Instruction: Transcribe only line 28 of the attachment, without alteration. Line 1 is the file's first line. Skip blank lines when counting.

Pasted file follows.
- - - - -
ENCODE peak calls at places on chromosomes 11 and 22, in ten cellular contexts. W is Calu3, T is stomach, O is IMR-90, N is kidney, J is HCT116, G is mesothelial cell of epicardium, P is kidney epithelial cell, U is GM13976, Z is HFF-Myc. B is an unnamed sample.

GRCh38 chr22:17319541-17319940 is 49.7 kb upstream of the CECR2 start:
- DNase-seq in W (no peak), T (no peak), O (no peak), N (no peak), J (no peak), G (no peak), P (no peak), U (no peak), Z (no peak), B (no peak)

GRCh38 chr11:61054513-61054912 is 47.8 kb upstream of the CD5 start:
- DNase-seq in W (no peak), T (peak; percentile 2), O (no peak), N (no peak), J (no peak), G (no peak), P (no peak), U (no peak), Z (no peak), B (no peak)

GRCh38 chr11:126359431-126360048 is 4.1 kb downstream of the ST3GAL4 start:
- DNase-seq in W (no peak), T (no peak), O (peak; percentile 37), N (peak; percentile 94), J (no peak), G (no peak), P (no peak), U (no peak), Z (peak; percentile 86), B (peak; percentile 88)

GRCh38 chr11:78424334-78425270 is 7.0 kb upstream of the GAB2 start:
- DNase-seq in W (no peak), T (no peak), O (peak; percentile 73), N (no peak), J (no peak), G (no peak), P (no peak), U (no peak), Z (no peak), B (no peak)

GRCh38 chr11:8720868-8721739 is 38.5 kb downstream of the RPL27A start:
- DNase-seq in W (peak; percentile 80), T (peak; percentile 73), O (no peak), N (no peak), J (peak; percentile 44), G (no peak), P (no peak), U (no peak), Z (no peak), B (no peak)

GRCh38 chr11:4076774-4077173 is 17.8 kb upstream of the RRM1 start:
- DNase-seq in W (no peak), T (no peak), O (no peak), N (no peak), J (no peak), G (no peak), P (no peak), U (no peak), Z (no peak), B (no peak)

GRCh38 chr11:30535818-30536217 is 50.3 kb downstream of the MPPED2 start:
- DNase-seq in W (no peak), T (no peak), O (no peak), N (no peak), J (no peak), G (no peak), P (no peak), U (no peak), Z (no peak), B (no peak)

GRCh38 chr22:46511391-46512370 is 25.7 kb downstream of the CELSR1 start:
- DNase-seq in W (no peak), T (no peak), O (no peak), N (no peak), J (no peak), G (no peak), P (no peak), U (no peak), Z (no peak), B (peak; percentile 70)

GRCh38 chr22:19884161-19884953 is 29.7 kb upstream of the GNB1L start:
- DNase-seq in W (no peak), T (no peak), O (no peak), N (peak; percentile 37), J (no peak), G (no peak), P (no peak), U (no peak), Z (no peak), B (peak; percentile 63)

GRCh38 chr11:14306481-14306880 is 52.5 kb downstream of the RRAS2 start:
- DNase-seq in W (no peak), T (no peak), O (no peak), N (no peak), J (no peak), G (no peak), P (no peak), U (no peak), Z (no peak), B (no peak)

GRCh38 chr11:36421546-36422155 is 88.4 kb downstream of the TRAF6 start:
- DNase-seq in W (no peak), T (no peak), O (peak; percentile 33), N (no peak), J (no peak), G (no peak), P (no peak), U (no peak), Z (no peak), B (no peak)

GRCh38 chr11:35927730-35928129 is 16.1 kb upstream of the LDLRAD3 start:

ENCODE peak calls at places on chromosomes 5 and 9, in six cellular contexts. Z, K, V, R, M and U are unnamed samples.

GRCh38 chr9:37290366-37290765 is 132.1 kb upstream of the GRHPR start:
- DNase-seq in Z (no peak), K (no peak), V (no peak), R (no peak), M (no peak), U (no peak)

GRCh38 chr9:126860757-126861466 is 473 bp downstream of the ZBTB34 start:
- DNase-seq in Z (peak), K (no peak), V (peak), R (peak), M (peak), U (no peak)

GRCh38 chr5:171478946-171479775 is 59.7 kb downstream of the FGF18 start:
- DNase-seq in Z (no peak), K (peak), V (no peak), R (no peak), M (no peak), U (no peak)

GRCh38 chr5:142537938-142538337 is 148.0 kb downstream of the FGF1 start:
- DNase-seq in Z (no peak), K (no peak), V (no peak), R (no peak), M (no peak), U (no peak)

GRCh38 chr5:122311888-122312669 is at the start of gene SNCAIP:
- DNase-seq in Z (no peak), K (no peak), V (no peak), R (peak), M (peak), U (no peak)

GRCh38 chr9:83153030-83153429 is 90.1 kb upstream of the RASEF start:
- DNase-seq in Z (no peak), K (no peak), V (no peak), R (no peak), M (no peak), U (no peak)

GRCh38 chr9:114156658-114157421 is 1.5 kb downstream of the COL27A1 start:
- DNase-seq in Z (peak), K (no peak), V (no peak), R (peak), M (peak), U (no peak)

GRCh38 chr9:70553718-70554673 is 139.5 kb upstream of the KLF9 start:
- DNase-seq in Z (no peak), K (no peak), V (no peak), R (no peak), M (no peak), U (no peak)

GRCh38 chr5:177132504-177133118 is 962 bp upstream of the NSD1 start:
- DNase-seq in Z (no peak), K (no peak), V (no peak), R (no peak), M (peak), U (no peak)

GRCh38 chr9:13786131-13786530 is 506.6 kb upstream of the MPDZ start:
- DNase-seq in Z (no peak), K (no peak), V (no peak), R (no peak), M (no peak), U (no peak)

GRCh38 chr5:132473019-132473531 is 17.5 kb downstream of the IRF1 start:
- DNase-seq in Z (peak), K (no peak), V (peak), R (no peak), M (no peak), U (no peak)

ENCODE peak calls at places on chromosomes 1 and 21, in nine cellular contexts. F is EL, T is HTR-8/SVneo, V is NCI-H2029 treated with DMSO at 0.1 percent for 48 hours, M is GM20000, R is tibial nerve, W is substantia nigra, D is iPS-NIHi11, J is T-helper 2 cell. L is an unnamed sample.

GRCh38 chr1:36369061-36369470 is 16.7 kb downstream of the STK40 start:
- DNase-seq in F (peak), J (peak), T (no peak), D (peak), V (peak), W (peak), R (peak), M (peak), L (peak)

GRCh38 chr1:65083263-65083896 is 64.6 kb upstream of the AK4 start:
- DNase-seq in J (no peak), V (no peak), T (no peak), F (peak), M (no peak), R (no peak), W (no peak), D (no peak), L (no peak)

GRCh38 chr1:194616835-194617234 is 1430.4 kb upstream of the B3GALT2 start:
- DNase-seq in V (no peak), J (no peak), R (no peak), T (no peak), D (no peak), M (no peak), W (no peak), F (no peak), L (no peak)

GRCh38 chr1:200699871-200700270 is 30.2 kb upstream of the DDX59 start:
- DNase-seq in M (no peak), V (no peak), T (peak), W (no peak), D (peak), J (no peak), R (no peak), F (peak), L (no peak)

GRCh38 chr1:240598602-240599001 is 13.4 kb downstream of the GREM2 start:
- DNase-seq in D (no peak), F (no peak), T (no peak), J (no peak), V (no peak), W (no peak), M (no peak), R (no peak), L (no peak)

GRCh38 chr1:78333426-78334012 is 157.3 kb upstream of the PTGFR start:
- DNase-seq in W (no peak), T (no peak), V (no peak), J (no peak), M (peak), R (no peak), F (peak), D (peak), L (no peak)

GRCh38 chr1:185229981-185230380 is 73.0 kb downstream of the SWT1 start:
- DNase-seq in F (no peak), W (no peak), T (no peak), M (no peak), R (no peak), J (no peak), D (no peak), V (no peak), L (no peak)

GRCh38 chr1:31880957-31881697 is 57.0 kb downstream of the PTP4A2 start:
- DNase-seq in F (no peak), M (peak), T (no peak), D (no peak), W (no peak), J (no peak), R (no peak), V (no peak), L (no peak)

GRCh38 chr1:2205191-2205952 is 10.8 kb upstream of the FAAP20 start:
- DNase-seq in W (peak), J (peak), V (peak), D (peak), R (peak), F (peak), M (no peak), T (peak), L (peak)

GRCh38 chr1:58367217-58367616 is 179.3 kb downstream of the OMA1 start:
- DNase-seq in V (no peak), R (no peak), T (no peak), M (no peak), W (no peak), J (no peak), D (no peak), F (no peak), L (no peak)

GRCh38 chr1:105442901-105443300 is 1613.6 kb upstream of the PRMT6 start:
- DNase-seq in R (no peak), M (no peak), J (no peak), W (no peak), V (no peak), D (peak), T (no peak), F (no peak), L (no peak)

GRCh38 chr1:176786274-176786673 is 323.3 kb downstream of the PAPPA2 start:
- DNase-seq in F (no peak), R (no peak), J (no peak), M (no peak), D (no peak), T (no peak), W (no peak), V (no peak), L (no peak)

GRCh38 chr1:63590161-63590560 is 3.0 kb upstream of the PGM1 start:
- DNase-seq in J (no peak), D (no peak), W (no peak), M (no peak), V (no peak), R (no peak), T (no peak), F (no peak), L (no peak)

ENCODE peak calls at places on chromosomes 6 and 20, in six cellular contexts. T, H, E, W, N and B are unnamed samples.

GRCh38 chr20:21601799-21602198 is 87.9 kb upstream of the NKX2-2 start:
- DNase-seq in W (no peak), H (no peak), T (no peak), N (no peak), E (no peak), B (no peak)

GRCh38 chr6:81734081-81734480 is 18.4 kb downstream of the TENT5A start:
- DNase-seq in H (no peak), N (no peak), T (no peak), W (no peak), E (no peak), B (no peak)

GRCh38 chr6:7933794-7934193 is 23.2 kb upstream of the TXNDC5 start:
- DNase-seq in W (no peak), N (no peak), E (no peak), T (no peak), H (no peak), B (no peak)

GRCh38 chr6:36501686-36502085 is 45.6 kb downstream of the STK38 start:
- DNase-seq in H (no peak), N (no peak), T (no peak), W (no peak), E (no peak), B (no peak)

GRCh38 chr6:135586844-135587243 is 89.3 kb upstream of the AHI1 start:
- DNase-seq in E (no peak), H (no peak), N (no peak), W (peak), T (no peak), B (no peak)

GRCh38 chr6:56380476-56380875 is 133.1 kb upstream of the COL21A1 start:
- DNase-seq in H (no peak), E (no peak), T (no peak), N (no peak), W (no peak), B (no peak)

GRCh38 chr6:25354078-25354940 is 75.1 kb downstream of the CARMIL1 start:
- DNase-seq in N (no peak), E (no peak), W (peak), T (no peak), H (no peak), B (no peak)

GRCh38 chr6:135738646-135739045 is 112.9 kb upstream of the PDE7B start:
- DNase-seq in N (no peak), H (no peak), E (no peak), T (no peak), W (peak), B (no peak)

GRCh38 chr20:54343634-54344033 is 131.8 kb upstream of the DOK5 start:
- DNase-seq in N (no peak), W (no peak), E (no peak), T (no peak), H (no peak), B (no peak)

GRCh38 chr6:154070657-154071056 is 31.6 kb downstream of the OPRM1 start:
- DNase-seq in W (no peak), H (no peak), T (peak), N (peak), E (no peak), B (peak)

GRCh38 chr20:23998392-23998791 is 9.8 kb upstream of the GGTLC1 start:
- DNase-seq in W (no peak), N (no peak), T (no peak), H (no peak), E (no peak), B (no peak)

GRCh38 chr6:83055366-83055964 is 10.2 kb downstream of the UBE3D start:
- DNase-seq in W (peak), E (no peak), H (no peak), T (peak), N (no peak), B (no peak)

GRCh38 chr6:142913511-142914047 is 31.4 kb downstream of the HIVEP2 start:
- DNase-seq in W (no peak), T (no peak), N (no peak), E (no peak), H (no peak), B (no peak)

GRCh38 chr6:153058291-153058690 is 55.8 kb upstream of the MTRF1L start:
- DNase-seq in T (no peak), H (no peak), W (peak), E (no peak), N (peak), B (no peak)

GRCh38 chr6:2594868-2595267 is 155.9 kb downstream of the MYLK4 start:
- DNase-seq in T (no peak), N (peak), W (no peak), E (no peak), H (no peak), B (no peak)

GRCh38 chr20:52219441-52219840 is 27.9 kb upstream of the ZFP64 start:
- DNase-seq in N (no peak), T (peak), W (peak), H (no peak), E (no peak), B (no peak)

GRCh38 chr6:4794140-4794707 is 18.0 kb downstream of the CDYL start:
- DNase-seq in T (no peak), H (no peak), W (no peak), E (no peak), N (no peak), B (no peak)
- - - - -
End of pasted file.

GRCh38 chr9:126860757-126861466 is 473 bp downstream of the ZBTB34 start: